There was some good discussion of whether it was proper (legal) for the
pharmacist to notify the prescribers (probably not), but if he stole the RX
book, or someone suspected he stole the RX book, that was a (potential)
crime and should have been reported to the police. I was thinking about
suggesting reporting it to the police in the first place. They would have
(hopefully) done an investigation and developed a case before notifying
anybody, thus preventing the embarrassment to the wrong person (and
potential law suit).
If the pharmacist reported it to the police and it turned out that nothing
illegal was done, I don't see what harm it would have done to the pharmacist
or to the person suspected of wrong doing.
From: Rebekah Savoie [mailto:[EMAIL PROTECTED]]
Sent: Thursday, January 16, 2003 5:43 PM
To: WEDI SNIP Privacy Workgroup List
Subject: RE: Here is a good Privacy Issue that will cause problems
Thank you for all your responses. They were all great and
exactly what I expected -
Now I will tell you the rest of the story -
A man stole some Rx books and forged the Rx's - but it gets
better - he used someone else's name and the pharmacy gave
this information to physicians when the person they thought
and named was seeking drugs, was actually not. You can
imagine how mad this man was after the information got back
to his employer who was a friend of a physician that received
one of the general mail-out letters about him being a drug seeker.
Makes you think, doesn't it?
Christiansen, John (SEA) [EMAIL PROTECTED] 01/16/03
I think I need to question one of your assumptions, and your
approach to this kind of problem.
#1 the assumption that: the individual has lost the right
to privacy once they break the law is not correct, and is in
fact dangerously incorrect.
HIPAA does not state that principle anywhere. It does list a
number of conditions under which PHI may be disclosed: for
TPO, under an authorization, and under the conditions listed
in 45 CFR 164.512 (uses and disclosures not for TPO for which
no authorization is required). If you read that regulation
you will see that subsection (a) does permit a disclosure
required by law, while subsection (f) sets out the specific
requirements for disclosures for law enforcement purposes.
(The other exceptions in this regulation don't appear likely
ever to apply to this kind of situation). If there is a law
on the books requiring disclosure of drug-seeking behavior,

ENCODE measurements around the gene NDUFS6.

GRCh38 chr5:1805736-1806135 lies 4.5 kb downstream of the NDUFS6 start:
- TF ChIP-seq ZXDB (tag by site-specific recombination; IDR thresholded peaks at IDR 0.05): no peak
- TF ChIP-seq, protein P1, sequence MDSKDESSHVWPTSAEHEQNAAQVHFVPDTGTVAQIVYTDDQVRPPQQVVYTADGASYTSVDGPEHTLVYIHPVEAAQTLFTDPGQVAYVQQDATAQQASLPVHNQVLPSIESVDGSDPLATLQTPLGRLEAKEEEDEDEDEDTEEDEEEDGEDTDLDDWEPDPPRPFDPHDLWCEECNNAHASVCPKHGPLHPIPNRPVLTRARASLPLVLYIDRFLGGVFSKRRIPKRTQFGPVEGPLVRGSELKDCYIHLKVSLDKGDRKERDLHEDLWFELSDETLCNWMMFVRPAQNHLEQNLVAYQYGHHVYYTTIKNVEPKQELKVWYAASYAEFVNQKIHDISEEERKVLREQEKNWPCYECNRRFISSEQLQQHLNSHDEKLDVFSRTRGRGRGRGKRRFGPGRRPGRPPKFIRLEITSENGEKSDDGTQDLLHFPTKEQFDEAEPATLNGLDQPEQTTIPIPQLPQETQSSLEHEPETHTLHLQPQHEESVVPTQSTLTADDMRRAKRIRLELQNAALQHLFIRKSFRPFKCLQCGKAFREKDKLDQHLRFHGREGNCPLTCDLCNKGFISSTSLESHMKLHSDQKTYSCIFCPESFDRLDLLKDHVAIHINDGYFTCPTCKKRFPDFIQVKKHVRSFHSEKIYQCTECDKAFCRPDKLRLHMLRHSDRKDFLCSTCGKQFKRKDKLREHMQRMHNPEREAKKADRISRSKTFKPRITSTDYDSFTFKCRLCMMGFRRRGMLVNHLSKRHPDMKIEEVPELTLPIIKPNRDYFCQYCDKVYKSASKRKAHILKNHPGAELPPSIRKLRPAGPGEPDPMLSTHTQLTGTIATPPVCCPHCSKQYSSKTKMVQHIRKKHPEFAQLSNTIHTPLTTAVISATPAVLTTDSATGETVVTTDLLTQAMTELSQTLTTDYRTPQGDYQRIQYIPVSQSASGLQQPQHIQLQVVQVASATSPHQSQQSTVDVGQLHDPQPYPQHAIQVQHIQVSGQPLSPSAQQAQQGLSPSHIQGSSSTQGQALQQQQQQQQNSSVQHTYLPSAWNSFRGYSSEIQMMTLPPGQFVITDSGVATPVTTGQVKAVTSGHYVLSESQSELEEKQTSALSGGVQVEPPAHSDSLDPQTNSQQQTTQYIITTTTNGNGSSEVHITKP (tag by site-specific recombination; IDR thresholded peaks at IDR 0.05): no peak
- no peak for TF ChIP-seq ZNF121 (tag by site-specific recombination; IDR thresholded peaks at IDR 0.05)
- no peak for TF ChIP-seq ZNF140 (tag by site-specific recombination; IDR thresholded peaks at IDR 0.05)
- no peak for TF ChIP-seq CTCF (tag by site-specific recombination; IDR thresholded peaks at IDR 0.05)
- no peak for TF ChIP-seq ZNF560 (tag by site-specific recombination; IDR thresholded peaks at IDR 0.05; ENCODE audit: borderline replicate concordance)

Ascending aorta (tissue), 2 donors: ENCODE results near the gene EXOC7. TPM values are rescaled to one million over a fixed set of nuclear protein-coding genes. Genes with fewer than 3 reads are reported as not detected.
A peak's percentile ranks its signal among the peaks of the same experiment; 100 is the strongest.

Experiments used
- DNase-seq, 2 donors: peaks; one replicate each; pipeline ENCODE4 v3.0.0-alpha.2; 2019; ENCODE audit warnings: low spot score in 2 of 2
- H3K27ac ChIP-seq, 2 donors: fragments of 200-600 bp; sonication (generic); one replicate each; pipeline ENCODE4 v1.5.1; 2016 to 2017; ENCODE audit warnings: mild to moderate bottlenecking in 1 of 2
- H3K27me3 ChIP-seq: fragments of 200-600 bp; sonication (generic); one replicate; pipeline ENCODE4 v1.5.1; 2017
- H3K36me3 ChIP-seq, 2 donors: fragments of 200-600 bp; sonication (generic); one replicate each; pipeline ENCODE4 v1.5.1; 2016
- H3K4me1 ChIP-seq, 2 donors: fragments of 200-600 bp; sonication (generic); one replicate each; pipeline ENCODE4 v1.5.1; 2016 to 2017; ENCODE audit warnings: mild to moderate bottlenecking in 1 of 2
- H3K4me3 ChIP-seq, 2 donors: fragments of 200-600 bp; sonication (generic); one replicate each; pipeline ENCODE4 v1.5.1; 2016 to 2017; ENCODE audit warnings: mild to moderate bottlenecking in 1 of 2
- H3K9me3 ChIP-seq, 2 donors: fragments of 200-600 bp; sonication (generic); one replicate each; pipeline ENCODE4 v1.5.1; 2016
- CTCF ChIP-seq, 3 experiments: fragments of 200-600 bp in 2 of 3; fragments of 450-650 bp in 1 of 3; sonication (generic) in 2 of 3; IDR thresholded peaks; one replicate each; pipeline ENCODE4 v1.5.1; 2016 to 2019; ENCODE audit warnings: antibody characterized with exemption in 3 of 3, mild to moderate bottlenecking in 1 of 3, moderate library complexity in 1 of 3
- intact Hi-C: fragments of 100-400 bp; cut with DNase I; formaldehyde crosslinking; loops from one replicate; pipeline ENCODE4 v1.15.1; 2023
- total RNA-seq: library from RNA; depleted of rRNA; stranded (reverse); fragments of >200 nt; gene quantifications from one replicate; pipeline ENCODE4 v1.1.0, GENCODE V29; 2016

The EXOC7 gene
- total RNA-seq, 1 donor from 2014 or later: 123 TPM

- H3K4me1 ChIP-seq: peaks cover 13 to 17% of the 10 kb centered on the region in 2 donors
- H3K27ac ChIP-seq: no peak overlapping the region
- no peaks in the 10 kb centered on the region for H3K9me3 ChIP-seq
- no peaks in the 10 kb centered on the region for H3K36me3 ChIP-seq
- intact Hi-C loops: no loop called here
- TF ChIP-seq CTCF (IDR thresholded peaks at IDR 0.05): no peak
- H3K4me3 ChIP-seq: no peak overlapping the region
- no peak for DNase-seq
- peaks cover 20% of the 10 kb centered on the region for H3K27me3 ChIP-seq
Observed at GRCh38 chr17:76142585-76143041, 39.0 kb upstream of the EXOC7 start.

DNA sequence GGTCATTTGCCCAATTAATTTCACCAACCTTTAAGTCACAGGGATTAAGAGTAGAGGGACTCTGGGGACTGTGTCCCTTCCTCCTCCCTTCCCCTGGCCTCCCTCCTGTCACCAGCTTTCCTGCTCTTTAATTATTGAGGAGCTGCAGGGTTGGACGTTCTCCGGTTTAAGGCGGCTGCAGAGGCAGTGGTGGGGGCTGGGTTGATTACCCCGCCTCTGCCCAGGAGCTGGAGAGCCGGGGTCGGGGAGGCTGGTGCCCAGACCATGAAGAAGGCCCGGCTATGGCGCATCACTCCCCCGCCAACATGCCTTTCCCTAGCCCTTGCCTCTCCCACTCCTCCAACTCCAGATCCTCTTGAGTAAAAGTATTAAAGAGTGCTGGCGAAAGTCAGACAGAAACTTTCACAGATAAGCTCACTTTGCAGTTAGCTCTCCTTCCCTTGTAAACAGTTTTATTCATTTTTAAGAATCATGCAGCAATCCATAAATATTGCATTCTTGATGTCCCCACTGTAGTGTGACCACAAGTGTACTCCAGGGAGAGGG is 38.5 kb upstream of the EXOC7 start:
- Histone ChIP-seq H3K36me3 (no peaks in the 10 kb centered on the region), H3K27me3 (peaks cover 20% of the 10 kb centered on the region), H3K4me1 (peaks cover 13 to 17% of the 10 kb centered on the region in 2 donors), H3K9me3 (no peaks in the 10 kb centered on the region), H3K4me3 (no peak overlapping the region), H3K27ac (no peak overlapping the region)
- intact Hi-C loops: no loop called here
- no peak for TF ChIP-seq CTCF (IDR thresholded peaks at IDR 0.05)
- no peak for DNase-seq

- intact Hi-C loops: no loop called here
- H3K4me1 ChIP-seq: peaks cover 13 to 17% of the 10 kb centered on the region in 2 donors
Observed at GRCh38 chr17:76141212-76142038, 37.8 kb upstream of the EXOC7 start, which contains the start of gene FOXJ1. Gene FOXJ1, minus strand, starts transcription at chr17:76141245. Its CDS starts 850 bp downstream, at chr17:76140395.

exception (a) would apply; but I am not aware of any such
laws (doesn't mean there aren't any, I just don't know of any).
This is a very different approach to privacy from the
assumption that if you break the law you lose your privacy.
While the U.S. Constitution does not explicitly state a
privacy right (there are theories that it does so implicitly,
but that's another set of questions), HIPAA does create a
statutory/regulatory set of privacy obligations on the part
of CEs and entitlements on the part of individuals. I frankly
don't think that a pharmacist's judgment that he thinks
someone has broken the law by improperly seeking drugs (by
the way, *is* drug-seeking behavior a crime? or just a basis
for suspicion of a crime? or are we using an alert of this
kind to prevent health problems and over-prescription?) will
suffice to eliminate this entitlement (as a matter of law) or
relieve the pharmacist, as a CE, of his or her obligation to
respect these privacy entitlements by complying with the
regulations. (By the way, what if he's wrong? In addition to
breach of privacy there might well be a suit for libel available.)
This is not to say something can't be done to communicate
about this kind of problem - we have discussed it quite a bit
and there have been a number of good postings on the subject
- but the way to approach a solution it is to start with the
regulations and read them carefully. (Also any applicable
business associate contracts; for example, in your example of
the PBM, has the PBM checked to make sure any BAC it has with
a CE that provided some of the PHI which describes the
prescriptions written permits that kind of disclosure? There
are some badly drafted documents out there, not all of which
might allow for everything you would like to assume they do.)
The underlying point being that with HIPAA coming into effect
decisions like these have to be made in a more formal way,
with actual reference to regs and contracts and not in
reliance on what you assume should be the right result.
John R. Christiansen
Preston | Gates | Ellis LLP
701 Fifth Avenue, Seattle, Washington 98104
*Direct: 206.613.7118 - *Cell: 206.683.9125
* [EMAIL PROTECTED]
From: [EMAIL PROTECTED